Title Deeds prove who the legal and registered owner of a specific property is and in addition to describing the location and type of property, details what rights and limitations the specific property offers.
When you apply for a mortgage bond, this will be registered against your Title Deeds at the Deeds Office and will be binding until such a time that you repay your home loan and the bank issues an instruction to remove the bond.
Why scrutinise your Title Deeds?
Let’s face it, terms and conditions are painful to go through and fine print is frustrating. Who truly feels like squinting for that long before signing the offer to purchase on your first home? My point exactly.
Contracts come with so much legal jargon and half the time we’re just nodding in agreement to speed up the process. But it’s become an extremely necessary task to read one’s Title Deed, no matter how tedious it might seem.
What is a Title deed?
A title deed is a legal document that proves ownership of a property or piece of land. As with all financed items, leased or bonded, the legal documents remain in the possession of the lender until such time that the homeowner has settled the home loan and it gets transferred into his name. So, in this case, the bank holds tightly onto those Title Deeds until completion of the bond repayment. The moment the bond is settled, the home can be transferred into the new and very excited home-owners name. That is when the Title Deeds are handed over.
If there happens to be any property burdens or obligations to the property, these will all be listed in the Title Deed. Since it’s legal, there’s always a lawyer involved and, in this case, the lawyer will be used for any changes that need to be made. The lenders and co-owners have to agree on these.
A conveyancer will assist you in the transfer process and make sure that the home is securely in your name and the proof is in the writing, and the Registrar’s signature of course! Thereafter, the Deeds Office take possession of the Title Deed.
What does a Title Deed include?
There are a number of things included with the first and obvious one being a detailed description of the property, explaining its size, boundaries and exact position. The new owners name and South African ID number along with any others if it’s a joint ownership. Also included is the date of transfer and the purchase price of the property.
If there are any restricting factors of the sale, they will also be listed. Any restriction that applies to the purchase would then also be included. Lastly, an official Deeds Registry Office seal simply to show that the deed has been transferred and recorded in the name of the owner.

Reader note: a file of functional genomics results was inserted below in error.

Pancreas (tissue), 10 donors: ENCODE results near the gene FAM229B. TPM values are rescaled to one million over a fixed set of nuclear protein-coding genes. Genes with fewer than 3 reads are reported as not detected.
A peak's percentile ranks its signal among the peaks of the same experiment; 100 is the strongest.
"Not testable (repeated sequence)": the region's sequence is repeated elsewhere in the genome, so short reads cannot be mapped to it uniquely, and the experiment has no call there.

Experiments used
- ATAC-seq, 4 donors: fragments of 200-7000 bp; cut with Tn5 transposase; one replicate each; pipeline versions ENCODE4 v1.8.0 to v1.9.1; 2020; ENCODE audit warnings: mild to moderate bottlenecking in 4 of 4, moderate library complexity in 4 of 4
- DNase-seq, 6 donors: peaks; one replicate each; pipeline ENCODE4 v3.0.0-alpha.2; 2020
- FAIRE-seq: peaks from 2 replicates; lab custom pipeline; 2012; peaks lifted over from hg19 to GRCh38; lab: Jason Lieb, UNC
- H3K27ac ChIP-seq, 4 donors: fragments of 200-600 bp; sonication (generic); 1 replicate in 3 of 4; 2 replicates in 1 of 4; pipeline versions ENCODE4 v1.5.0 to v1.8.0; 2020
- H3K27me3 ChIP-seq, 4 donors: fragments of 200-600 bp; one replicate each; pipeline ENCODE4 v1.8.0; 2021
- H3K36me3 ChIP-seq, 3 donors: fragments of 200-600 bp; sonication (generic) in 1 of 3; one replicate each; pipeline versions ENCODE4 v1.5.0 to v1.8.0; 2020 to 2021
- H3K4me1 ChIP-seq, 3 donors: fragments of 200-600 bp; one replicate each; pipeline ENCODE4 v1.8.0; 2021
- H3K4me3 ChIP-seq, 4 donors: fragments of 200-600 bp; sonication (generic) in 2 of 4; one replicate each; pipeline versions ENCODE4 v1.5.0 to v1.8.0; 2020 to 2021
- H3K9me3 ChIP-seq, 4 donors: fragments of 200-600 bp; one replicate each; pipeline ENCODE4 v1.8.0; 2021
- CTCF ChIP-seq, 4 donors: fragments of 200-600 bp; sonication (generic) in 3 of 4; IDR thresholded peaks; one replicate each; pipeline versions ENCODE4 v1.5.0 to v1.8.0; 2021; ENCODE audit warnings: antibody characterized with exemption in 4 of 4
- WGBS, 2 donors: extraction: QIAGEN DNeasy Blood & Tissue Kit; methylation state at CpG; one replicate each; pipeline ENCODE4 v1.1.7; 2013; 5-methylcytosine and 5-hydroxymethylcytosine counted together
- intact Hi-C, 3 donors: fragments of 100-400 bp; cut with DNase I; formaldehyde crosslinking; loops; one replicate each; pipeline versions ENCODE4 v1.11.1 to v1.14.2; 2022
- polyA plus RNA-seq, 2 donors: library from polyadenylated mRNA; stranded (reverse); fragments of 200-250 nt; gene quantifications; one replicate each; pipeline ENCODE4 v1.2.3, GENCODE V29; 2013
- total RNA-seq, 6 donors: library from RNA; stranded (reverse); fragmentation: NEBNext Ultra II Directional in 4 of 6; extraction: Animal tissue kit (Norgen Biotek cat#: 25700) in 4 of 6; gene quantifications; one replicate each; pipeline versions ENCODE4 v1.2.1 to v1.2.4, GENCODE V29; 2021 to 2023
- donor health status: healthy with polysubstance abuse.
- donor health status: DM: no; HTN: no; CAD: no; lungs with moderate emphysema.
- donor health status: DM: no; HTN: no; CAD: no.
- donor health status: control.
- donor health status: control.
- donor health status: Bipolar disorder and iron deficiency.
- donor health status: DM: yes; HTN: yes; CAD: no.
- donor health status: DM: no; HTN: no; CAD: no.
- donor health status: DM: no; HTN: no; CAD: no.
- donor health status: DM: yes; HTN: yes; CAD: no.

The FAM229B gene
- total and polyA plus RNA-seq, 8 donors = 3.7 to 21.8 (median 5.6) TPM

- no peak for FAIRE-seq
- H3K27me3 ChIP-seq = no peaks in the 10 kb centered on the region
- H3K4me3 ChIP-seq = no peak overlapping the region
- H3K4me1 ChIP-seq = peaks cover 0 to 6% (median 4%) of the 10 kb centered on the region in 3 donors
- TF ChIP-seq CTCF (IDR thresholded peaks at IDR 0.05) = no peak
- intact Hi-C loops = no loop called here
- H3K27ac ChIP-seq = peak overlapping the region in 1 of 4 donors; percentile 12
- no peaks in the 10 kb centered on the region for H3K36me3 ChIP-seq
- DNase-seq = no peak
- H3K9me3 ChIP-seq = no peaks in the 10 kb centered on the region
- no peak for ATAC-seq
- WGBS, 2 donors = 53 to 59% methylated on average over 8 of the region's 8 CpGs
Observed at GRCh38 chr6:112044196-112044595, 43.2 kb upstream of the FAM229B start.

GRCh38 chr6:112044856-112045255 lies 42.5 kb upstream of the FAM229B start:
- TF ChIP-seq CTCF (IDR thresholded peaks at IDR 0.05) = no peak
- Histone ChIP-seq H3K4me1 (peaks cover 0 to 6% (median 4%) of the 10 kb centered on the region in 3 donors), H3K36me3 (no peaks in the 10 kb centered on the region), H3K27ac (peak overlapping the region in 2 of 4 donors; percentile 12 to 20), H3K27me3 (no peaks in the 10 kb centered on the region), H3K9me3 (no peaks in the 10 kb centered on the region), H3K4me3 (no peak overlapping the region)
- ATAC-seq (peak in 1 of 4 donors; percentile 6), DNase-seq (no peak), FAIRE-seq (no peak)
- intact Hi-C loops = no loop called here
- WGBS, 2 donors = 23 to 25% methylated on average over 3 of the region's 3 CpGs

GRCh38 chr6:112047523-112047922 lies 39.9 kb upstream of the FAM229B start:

What happens when you buy a property using a home loan?
When you buy a property and make use of a home loan the bank or mortgage provider will register a bond over your property at the Deeds Office. This essentially allows the bank to secure the property legally while you repay the loan that you have taken out.
Once your repay the loan, the bank will issue an instruction to de-register or cancel the bond over the property. This is just a form security over a property and is completely removed once you've paid off the bond.
What is the importance of a Title Deed?
They serve to prove and keep as an official record of who owns the property stated on the document itself. When a buyer is looking to invest in a new property, then typically his lawyer will look into the Title Deeds to ensure that the seller is actually entitled to sell the property in question.
Title deeds will indicate whether there is an active bond on the property and this one might come as a surprise, but also who else might have expressed any interest in purchasing the property. Lawyers will also be able to determine quite easily if there are any boundaries on the property.
Where are the Title Deeds kept?
This purely depends on the status of the property. If there’s a bond on the property, the Title Deeds will be with the bank, if there isn’t, then it’ll be with the owner or the Deeds Office. The owner does have the right to ask a lawyer to keep it safely in a secure filing system for safekeeping. Which most people do.
Understanding property burdens
As mentioned earlier, these burdens are included in the Title Deed. There are a number of things that these burdens could be, but they are predominantly repairs and maintenance to the property, any restrictions on running a business from the property, information that might restrict owners to alter the property in any way, and lastly whether or not the owner has any rights over roads that directly cross the property.
Joint ownership of property
This is a key part of the Title Deed. When a property has more than one person that owns it, it absolutely has to be included. And in the case of two, the percentage of ownership per party should be included. The details on what would transpire if one of the parties on the Title Deed had to die also needs to be included under the survivorship section.
Title Deed changes
You might ask why one would need to change anything if it’s purely based on fact? However, there are reasons that include the potential of a co-owner wishing to sell or transfer their rights in the property, or if the owner wishes to do the same.
Lawyers are the only ones that can assist with changes and this service comes at a fee. If there is a bond, both parties must concur on all changes before they can be made.
What happens if you lose your original Title Deed?
In such a case you will have to make an application to the Deeds Office to receive a duplicate Title Deed and you will have to pay the associated fee.
I’m sure by now you have ascertained for yourself the importance of these title deeds. They’re there to prove ownership but also to protect the owner and allow for the owner’s rights over the property. Title Deed checks for purchase are a standard procedure to determine all the factual and contractual elements to the property.